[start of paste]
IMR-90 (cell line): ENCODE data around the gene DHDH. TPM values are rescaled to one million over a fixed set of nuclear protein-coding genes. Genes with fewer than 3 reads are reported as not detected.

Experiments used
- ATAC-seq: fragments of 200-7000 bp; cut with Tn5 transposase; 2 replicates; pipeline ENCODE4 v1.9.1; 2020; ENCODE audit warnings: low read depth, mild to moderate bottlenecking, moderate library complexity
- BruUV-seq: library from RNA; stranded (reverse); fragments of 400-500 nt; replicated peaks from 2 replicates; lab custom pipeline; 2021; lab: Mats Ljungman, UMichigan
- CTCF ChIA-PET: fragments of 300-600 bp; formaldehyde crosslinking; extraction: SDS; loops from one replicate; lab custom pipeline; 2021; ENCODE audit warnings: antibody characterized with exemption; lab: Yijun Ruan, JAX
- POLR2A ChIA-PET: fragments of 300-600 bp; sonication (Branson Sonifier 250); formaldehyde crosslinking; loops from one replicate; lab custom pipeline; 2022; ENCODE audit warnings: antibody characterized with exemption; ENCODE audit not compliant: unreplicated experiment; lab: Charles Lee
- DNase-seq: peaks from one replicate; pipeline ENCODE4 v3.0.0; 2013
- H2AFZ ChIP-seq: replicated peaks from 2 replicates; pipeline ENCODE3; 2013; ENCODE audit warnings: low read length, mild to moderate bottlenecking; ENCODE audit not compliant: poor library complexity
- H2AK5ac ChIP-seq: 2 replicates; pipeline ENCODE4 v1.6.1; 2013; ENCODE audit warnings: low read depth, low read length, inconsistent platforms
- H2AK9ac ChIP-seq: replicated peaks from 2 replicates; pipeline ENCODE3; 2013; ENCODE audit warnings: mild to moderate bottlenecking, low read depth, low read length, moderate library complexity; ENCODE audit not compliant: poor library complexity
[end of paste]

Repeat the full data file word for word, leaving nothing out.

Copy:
IMR-90 (cell line): ENCODE data around the gene DHDH. TPM values are rescaled to one million over a fixed set of nuclear protein-coding genes. Genes with fewer than 3 reads are reported as not detected.

Experiments used
- ATAC-seq: fragments of 200-7000 bp; cut with Tn5 transposase; 2 replicates; pipeline ENCODE4 v1.9.1; 2020; ENCODE audit warnings: low read depth, mild to moderate bottlenecking, moderate library complexity
- BruUV-seq: library from RNA; stranded (reverse); fragments of 400-500 nt; replicated peaks from 2 replicates; lab custom pipeline; 2021; lab: Mats Ljungman, UMichigan
- CTCF ChIA-PET: fragments of 300-600 bp; formaldehyde crosslinking; extraction: SDS; loops from one replicate; lab custom pipeline; 2021; ENCODE audit warnings: antibody characterized with exemption; lab: Yijun Ruan, JAX
- POLR2A ChIA-PET: fragments of 300-600 bp; sonication (Branson Sonifier 250); formaldehyde crosslinking; loops from one replicate; lab custom pipeline; 2022; ENCODE audit warnings: antibody characterized with exemption; ENCODE audit not compliant: unreplicated experiment; lab: Charles Lee
- DNase-seq: peaks from one replicate; pipeline ENCODE4 v3.0.0; 2013
- H2AFZ ChIP-seq: replicated peaks from 2 replicates; pipeline ENCODE3; 2013; ENCODE audit warnings: low read length, mild to moderate bottlenecking; ENCODE audit not compliant: poor library complexity
- H2AK5ac ChIP-seq: 2 replicates; pipeline ENCODE4 v1.6.1; 2013; ENCODE audit warnings: low read depth, low read length, inconsistent platforms
- H2AK9ac ChIP-seq: replicated peaks from 2 replicates; pipeline ENCODE3; 2013; ENCODE audit warnings: mild to moderate bottlenecking, low read depth, low read length, moderate library complexity; ENCODE audit not compliant: poor library complexity